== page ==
It is not too late. How can we use the next three months to maximize our strengths and implement actions that will support the best possible transition given the circumstances? How can we make this transition a milestone in the lives of future students and their families?

SOLUTIONS

Educational, community and institutional stakeholders have begun to adapt their actions. Obviously, any idea must first pass through the filter of social distancing, which is especially difficult to respect for toddlers, who require more reassurance.

Provide educational material and information about resources

Some partners have piggy-backed on the distribution of food baskets to also provide educational material or information about available resources.

Organize a virtual tour

You could organize a virtual tour of the school, or a physical visit to the schoolyard. You could also exchange photographs by email.

In conclusion, in this ever-changing situation, local and regional partners from various Montreal networks are working with renewed commitment not only to find avenues of action but also to move them forward.

This safety net for children and their families will undoubtedly provide the best possible support for a very peculiar first transition to school.

REFERENCES

[1] Ministère de l’Éducation, du Loisir et du Sport; ministère de la Famille et des Ainés; ministère de la Santé et des Services sociaux, Guide for Supporting a Successful School Transition, 2010.

[2]Ruel, J., A. C. Moreau, A. Bérubé, and J. April,Tous ensemble pour soutenir une première transition scolaire de qualitéGatineau, Québec: Université du Québec en Outaouais, 2016.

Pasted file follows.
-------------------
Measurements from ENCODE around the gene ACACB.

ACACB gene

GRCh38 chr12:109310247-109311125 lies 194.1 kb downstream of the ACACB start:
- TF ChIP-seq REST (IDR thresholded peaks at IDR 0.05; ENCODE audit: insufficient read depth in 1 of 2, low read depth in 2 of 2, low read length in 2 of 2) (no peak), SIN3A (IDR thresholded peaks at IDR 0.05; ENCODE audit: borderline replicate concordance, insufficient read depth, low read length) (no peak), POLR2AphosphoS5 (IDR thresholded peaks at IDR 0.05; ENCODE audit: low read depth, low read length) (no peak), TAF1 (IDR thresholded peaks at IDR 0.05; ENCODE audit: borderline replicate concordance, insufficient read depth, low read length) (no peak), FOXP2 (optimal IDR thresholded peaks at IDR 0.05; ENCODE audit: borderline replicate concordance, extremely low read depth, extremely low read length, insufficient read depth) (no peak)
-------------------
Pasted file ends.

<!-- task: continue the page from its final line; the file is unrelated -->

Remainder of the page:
[3] Ruel, J., A. C. Moreau, A. Bérubé, and J. April, Les pratiques de transition lors de la rentrée des enfants au préscolaire. Evaluation of the Guide for Supporting a Successful School Transition, final research report. Gatineau, Québec: Université du Québec en Outaouais and Pavillon du Parc, 2015.

[4] Ruel, J. and A. C. Moreau, “La continuité éducative en réponse aux défis de la transition vers le préscolaire d’enfants ayant des besoins particuliers”. Journal of Human Development, Disability, and Social Change. Proceedings of the Colloquium Participation to Education Life, Learnings and Transitions to Adult Life, 2012.

OTHER RESOURCES
FACT SHEETS (IN FRENCH)
PUBLICATIONS
ABOUT THE AUTHORS

Julie Ruel
Associate researcher, CISSS de l’Outaouais
Adjunct professor, Université du Québec en Outaouais

Horizon 0-5’s Chantier montréalais Transition vers l’école

  • Tamara Toro, project manager, Chantier montréalais Transition vers l’école
  • Caroline Schindler, Horizon 0-5 coordinator

The Chantier montréalais Transition vers l’école is part of Horizon 0-5, a regional early childhood consultation authority on the Island of Montreal. Horizon 0-5 is a shared-leadership network engaged in improving the well-being and educational success of Montreal children aged 0 to 5 years by building capacity to act in coordination with local communities across the region.